White Horse Temple was the first Buddhist temple in China, established under the patronage of Emperor Ming in the Eastern Han capital Luoyang in the year 68.
According to the Book of Later Han history, Emperor Ming was said to have dreamed one night in the year 64 of a golden person standing 20 metres tall and with a radiating white aureola flying from the West. The next day he told his ministers, and the minister Zhong Hu explained to him that he had probably dreamed of the Buddha from India. The emperor then sent a delegation of 18 headed by Cai Yin, Qin Jing and Wang Zun to seek out Buddhism. They returned from Afghanistan with an image of Gautama Buddha, the Sutra of Forty-two Chapters and two eminent monks.
The monks names have been variously romanized as Kasyapamatanga and Dharmavanya, Moton and Chufarlan.
The next year, the emperor ordered the construction of the White Horse Temple three li east of the capital Luoyang, to remember the horse that carried back the sutras. It was China's first Buddhist temple.
Notably, the emperor ordered the suffix (pinyin si) to be used in the temple's name, as a display of respect. Previously, this character had been used to denote ministries of government. In later periods, all temples came to use this character in their name and it was dropped from the names of government ministries. As a result, the temple's name is sometimes translated as White Horse Ministry, a translation true to the time. However, White Horse Temple is the correct, literal reading to modern Chinese people.
The first version of the Chinese Sutra of Forty-two Sections was produced within the temple. The temple then increased in importance as Buddhism grew within China, and spread to Korea, Japan and Vietnam. The introduction of Buddhism in China was also a significant influence on Chinese morals, thought and ethics.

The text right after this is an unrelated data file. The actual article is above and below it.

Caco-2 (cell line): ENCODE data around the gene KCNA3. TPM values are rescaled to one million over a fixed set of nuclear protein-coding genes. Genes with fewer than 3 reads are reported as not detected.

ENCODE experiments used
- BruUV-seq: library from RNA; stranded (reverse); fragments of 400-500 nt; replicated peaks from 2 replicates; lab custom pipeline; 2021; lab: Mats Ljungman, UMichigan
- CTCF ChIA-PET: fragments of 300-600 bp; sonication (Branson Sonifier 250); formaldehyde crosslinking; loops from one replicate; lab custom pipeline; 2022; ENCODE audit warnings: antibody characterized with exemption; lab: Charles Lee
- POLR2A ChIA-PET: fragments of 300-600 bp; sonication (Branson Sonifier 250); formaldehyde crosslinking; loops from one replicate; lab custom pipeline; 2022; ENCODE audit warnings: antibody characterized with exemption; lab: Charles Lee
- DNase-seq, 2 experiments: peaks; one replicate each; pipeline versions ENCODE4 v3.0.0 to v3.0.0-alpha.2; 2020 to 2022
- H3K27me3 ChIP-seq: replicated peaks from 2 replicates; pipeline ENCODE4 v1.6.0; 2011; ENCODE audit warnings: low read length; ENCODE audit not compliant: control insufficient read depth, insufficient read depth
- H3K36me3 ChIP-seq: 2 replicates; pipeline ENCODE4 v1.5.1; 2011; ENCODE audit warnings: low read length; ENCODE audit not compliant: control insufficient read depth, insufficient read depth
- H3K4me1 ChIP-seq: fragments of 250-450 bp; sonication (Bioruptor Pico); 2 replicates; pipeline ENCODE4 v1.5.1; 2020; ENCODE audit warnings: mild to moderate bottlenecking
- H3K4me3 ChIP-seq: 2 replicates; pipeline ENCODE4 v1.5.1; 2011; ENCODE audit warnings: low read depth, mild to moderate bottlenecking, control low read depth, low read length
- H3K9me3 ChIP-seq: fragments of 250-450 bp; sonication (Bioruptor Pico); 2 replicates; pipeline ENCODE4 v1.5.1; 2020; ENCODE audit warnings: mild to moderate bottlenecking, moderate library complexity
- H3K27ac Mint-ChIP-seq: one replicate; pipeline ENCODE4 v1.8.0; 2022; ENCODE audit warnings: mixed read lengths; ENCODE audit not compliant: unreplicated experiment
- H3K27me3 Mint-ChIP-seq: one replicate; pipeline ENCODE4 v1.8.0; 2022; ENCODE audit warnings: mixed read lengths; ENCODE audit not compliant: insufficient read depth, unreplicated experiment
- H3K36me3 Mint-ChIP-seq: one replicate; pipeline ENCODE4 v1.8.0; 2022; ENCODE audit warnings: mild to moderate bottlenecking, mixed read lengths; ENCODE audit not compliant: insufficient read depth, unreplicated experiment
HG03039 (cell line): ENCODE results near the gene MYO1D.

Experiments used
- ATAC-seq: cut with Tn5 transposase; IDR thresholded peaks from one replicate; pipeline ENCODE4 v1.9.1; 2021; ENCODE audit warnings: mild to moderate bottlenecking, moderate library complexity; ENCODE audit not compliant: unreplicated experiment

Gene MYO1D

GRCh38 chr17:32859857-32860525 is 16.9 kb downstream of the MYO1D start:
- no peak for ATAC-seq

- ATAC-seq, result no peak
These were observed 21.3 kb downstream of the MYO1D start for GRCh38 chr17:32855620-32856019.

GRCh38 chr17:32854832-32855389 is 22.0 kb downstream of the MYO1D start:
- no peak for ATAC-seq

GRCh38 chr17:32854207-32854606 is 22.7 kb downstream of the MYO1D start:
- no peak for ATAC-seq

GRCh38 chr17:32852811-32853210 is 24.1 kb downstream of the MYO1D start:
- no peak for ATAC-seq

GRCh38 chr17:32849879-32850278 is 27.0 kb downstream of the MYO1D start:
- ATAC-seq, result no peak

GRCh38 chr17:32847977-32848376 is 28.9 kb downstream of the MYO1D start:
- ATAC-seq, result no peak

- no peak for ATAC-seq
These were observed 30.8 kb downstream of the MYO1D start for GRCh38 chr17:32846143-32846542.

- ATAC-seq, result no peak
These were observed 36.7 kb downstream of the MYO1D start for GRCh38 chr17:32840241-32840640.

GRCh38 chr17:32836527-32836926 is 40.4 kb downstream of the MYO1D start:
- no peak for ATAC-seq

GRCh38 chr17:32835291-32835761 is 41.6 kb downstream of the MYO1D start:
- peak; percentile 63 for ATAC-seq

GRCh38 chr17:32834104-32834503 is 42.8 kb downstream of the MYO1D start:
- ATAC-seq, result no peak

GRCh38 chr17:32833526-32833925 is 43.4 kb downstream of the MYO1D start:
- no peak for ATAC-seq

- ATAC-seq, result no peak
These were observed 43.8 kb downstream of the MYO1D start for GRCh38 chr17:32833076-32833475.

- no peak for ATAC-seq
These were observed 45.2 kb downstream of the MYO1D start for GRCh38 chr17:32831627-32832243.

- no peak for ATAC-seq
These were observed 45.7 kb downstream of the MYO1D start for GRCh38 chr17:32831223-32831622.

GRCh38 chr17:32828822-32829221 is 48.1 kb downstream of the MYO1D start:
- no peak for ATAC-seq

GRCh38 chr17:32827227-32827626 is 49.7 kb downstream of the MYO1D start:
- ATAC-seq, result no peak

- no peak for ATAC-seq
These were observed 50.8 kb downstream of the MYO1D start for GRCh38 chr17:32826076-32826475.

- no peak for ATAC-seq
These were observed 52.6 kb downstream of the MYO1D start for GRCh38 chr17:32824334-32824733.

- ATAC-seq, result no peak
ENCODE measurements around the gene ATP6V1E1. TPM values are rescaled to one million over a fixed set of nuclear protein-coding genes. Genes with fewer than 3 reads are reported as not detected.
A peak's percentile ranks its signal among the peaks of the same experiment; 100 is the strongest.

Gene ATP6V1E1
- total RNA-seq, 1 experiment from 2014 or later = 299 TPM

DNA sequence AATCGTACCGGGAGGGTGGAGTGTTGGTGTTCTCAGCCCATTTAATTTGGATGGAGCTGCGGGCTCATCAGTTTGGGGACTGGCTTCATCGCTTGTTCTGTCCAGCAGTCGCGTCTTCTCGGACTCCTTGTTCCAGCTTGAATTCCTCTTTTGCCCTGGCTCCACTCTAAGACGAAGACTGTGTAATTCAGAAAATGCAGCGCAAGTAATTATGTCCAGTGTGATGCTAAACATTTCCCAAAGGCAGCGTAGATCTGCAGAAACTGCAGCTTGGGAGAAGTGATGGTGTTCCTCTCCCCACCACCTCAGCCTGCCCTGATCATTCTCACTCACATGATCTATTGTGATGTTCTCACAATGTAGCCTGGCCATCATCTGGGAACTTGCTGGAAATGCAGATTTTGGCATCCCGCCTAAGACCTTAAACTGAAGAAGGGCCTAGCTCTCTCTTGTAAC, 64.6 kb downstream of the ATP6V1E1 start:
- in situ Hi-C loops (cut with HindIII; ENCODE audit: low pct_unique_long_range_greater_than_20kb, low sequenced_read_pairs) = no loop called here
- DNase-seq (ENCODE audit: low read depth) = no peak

The temple is located within Han and Wei Dynasty Luoyang, which lies approximately 12km east of modern Luoyang, in Henan province.
In 258. a royal Kuchean monk, Po-Yen, translated six Buddhist text in to Chinese at the temple, including the important Infinite Life Sutra.
In 1175, an inscription on a stone tablet next to Qilun Pagoda—a 35 m (115 ft) tall, multi-eaved square-based tower located to the southeast of the White Horse Temple—stated that a previous fire occurred five decades previously and destroyed the temple and the Sakya Tathagata sarira stupa, a predecessor to the pagoda. The same inscription of 1175 stated that a Jin Dynasty official had the stone Qilun Pagoda erected soon after. The pagoda is built with the design style imitating the square-based pagodas of the Tang Dynasty.
In 1992, with the assistance of Thai and Chinese donors, the Hall of the Thai Buddha was constructed slightly west of the old temple.
The temple compound covers an area of 200 mu (13 hectares), and faces south. A stone paifang (archway) has been recently built 150 metres in front of the original gate. Between the archway and gate lies a pool with fountains, spanned by three stone bridges.
Entering the temple today, one sees the Hall of Heavenly Kings, Hall of the Great Buddha, Hall of Mahavira, Hall of Greeting, the Cool and Clear Terrace and the pavilion. On each side of the pavilion are the Sutra House and the Magic Weapon House.